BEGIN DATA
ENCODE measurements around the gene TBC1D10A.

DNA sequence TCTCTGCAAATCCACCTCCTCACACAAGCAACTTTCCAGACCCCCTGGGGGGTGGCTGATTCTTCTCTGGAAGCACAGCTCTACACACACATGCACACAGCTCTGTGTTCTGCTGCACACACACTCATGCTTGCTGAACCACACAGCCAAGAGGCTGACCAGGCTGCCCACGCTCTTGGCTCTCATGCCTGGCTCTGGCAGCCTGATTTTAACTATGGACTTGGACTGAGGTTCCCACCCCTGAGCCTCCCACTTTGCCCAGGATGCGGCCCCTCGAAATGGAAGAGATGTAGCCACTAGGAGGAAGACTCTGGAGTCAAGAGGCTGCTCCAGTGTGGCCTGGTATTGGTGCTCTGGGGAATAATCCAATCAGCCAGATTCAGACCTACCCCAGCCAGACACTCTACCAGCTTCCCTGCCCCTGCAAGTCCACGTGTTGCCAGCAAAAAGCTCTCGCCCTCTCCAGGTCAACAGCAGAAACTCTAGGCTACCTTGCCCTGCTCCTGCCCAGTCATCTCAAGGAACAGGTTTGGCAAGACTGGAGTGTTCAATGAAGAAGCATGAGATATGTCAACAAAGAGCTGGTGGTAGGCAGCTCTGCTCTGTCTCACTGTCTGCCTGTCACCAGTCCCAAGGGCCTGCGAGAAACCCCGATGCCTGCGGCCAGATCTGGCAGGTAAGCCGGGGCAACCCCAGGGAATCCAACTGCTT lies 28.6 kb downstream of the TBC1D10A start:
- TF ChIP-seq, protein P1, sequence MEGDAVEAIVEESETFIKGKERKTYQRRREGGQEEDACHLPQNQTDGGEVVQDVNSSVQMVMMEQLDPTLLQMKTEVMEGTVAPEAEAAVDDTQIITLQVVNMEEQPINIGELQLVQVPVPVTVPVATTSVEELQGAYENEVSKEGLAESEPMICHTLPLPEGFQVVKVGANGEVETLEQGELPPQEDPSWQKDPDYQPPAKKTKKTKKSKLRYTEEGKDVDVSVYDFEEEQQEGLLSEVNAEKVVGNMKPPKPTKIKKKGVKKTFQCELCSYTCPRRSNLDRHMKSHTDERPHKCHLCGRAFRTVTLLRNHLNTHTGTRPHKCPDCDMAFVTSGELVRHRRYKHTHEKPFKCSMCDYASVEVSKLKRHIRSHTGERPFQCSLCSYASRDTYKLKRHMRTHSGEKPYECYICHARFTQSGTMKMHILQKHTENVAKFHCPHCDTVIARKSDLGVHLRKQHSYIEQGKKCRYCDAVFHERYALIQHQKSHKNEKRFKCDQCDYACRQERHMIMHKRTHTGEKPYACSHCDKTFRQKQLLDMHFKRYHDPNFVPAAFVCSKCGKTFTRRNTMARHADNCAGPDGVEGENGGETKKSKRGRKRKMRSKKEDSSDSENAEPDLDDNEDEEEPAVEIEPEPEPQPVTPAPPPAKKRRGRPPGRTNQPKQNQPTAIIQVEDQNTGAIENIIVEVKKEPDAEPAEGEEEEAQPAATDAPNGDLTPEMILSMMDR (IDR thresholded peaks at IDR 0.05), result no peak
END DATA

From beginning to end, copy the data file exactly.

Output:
ENCODE measurements around the gene TBC1D10A.

DNA sequence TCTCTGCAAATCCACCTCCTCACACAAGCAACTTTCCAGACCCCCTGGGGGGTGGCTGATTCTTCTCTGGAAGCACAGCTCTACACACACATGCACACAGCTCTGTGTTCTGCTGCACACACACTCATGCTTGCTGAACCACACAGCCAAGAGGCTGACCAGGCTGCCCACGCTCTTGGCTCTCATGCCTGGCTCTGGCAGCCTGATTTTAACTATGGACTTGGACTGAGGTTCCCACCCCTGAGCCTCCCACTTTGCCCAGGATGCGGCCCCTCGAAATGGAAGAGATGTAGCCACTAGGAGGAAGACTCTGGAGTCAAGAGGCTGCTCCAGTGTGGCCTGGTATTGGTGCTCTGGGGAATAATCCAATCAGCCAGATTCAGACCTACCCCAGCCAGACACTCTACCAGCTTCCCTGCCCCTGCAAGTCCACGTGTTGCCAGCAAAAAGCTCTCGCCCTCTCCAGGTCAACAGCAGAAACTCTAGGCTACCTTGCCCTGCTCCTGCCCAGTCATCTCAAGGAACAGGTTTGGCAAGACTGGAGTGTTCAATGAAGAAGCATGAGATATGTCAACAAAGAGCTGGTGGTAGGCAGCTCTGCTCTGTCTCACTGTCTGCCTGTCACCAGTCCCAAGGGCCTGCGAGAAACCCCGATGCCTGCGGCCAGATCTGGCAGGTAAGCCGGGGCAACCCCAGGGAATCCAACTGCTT lies 28.6 kb downstream of the TBC1D10A start:
- TF ChIP-seq, protein P1, sequence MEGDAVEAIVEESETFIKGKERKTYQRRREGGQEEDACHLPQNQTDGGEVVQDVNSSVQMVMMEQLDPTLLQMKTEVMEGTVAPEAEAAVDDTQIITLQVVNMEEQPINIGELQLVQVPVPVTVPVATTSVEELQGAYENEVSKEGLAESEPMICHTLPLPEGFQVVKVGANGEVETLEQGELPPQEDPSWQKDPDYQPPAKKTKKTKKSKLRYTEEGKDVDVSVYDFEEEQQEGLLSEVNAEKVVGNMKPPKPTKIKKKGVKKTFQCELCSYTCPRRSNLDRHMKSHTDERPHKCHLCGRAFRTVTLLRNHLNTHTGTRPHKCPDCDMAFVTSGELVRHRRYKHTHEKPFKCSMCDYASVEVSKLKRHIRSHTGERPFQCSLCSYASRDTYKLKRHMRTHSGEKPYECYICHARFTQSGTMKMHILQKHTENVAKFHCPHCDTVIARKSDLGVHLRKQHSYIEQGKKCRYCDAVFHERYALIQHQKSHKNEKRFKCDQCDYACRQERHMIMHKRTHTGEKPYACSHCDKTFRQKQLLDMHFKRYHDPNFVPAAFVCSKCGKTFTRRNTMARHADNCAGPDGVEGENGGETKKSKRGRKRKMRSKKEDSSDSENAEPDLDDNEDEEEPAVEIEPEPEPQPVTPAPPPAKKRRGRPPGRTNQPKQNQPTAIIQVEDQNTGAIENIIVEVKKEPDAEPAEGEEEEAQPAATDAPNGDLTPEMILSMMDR (IDR thresholded peaks at IDR 0.05), result no peak